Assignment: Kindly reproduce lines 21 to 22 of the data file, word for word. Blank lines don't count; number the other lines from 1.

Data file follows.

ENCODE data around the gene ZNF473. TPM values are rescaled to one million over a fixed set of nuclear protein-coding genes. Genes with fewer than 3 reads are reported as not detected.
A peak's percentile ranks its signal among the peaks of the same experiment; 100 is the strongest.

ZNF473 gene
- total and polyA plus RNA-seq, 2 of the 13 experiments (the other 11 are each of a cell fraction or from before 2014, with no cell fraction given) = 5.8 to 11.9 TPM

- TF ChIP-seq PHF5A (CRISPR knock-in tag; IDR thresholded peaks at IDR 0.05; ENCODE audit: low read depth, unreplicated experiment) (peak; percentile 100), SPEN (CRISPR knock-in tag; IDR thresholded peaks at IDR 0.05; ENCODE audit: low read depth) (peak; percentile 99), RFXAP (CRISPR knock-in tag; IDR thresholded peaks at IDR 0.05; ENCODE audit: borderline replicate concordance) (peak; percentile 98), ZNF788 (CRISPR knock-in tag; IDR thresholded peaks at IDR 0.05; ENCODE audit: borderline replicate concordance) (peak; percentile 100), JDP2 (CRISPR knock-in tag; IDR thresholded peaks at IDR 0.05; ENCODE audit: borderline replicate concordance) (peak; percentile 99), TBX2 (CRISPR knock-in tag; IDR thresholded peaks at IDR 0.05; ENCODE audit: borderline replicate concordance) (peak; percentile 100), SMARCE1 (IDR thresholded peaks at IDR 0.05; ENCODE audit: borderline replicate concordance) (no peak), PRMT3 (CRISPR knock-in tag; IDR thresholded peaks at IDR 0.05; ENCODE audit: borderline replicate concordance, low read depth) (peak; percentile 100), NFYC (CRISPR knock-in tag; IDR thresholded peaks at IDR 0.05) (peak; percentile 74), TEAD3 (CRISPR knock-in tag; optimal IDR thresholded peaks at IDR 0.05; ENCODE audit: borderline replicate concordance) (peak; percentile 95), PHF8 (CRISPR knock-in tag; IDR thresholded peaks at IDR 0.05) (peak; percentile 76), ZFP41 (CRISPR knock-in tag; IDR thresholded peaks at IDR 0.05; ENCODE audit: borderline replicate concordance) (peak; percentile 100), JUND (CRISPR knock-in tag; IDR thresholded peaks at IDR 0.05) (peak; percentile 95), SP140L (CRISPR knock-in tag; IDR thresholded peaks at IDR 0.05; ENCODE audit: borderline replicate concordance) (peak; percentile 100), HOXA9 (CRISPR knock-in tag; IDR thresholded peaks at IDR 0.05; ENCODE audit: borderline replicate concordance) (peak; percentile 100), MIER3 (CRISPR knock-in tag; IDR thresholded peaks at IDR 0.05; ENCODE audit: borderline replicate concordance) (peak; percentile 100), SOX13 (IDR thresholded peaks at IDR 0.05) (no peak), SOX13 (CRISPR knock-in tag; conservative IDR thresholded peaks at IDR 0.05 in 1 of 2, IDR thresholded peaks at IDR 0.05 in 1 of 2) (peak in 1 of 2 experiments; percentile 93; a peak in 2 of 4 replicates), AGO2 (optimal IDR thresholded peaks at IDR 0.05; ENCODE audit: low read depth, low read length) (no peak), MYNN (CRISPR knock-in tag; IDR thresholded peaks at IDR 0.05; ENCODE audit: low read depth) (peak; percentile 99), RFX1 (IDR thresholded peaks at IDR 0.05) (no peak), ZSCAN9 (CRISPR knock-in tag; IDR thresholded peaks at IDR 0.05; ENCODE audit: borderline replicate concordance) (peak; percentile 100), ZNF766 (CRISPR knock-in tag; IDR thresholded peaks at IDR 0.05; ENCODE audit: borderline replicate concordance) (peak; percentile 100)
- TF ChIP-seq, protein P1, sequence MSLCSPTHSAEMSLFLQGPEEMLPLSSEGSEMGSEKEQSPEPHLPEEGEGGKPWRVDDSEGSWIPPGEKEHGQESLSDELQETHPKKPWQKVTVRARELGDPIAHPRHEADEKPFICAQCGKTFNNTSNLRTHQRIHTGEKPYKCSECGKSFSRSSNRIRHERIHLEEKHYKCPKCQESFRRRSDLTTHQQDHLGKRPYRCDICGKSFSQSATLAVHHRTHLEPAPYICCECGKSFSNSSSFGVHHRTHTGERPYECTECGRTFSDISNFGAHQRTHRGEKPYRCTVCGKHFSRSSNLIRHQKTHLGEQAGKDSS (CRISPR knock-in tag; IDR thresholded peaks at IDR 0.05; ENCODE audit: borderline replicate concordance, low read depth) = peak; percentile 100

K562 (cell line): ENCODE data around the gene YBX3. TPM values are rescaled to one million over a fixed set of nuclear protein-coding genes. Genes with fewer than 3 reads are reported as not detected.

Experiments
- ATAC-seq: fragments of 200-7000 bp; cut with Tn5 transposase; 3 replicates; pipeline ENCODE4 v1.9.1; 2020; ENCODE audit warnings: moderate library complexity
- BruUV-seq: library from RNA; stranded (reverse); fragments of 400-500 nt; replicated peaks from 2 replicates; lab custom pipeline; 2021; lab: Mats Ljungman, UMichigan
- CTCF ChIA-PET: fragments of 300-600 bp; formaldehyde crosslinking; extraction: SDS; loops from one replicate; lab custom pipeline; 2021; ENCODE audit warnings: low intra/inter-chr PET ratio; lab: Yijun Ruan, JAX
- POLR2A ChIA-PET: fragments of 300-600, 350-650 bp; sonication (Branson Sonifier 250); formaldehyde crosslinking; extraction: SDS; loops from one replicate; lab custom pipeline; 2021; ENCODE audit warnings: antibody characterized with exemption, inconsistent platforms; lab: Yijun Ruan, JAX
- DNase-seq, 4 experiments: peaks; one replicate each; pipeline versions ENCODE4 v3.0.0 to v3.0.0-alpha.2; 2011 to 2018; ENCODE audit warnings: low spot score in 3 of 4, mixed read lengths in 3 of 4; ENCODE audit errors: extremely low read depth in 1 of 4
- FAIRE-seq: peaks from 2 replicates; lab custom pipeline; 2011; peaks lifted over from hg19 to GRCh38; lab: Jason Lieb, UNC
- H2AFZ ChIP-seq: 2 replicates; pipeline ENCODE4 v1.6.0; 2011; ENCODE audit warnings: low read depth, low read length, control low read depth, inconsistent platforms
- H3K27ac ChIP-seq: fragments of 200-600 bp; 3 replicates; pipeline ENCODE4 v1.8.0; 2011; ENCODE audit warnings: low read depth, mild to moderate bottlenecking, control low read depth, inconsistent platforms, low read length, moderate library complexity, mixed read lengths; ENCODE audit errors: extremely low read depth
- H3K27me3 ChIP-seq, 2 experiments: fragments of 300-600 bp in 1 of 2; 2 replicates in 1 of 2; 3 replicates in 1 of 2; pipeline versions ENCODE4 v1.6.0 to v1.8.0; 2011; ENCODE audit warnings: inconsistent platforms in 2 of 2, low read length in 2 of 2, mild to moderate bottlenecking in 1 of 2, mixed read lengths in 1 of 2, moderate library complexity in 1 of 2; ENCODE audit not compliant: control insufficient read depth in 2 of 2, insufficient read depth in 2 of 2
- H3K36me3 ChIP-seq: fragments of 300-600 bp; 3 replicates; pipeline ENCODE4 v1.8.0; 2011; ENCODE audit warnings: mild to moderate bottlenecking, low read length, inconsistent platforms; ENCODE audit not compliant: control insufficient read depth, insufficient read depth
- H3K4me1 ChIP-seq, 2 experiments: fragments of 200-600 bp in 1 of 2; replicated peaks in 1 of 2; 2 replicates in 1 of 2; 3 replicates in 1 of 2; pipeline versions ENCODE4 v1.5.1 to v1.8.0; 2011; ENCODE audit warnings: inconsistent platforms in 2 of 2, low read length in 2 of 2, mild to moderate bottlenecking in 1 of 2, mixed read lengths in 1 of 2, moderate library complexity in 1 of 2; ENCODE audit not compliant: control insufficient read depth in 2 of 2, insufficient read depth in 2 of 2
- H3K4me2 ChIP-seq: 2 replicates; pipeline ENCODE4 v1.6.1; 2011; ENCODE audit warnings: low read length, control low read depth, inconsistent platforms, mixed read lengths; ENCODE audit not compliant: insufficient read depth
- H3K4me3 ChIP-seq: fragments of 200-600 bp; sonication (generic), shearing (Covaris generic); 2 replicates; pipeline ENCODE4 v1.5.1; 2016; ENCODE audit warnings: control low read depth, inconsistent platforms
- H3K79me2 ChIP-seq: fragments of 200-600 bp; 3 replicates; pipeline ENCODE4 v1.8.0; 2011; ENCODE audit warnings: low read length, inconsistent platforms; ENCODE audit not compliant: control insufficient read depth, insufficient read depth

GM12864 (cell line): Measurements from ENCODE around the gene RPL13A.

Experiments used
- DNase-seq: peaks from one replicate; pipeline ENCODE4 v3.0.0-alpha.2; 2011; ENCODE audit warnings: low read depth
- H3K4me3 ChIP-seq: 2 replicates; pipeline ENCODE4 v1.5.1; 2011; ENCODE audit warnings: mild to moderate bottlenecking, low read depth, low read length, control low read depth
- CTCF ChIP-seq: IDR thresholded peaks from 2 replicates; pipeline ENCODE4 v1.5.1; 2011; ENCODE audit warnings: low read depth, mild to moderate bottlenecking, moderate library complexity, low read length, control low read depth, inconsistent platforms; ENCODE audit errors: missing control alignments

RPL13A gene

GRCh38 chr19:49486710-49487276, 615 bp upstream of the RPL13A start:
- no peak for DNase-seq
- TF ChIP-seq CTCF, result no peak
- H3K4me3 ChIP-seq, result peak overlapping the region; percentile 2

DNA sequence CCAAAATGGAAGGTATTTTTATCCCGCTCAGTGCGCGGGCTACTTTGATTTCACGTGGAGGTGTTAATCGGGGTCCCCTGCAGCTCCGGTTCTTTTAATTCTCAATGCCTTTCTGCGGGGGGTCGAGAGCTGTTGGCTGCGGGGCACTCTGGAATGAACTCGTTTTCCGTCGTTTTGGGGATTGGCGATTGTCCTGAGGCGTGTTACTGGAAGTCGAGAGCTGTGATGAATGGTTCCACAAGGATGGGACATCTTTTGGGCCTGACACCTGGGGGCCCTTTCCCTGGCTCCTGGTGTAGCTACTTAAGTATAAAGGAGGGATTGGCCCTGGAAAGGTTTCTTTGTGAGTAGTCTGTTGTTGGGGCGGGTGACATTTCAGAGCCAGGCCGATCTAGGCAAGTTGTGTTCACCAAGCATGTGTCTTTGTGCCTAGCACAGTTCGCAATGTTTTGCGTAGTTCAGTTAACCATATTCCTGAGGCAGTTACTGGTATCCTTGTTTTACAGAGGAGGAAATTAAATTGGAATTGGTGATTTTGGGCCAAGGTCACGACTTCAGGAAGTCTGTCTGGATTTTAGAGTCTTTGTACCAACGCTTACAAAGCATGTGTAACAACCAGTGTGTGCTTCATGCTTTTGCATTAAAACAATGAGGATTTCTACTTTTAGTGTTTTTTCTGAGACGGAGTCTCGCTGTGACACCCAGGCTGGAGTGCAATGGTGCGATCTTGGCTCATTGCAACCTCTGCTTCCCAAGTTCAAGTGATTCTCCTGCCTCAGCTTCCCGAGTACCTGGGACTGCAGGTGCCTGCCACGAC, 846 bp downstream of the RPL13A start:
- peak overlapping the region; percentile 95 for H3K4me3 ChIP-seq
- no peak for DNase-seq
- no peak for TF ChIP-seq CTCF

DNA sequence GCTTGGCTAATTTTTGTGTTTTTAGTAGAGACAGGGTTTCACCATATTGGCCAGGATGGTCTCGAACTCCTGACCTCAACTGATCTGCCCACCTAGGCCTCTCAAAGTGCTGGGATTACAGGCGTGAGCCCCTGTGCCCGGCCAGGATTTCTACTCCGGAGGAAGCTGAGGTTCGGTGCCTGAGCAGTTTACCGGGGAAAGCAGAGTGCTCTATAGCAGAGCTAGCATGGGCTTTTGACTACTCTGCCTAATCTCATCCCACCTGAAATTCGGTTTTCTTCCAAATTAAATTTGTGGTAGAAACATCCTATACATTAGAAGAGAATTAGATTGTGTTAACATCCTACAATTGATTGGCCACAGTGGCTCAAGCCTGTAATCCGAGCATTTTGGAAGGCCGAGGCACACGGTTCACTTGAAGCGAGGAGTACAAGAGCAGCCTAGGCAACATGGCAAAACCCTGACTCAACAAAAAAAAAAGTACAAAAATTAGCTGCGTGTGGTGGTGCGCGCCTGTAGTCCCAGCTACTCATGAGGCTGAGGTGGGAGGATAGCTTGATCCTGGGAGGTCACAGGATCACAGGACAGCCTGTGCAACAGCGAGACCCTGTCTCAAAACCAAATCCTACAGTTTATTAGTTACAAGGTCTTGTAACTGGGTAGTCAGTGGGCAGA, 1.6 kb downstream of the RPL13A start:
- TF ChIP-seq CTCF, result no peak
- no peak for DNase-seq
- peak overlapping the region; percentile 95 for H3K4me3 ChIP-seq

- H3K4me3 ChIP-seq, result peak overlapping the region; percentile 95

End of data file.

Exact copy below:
- H3K4me3 ChIP-seq: fragments of 200-600 bp; sonication (generic), shearing (Covaris generic); 2 replicates; pipeline ENCODE4 v1.5.1; 2016; ENCODE audit warnings: control low read depth, inconsistent platforms
- H3K79me2 ChIP-seq: fragments of 200-600 bp; 3 replicates; pipeline ENCODE4 v1.8.0; 2011; ENCODE audit warnings: low read length, inconsistent platforms; ENCODE audit not compliant: control insufficient read depth, insufficient read depth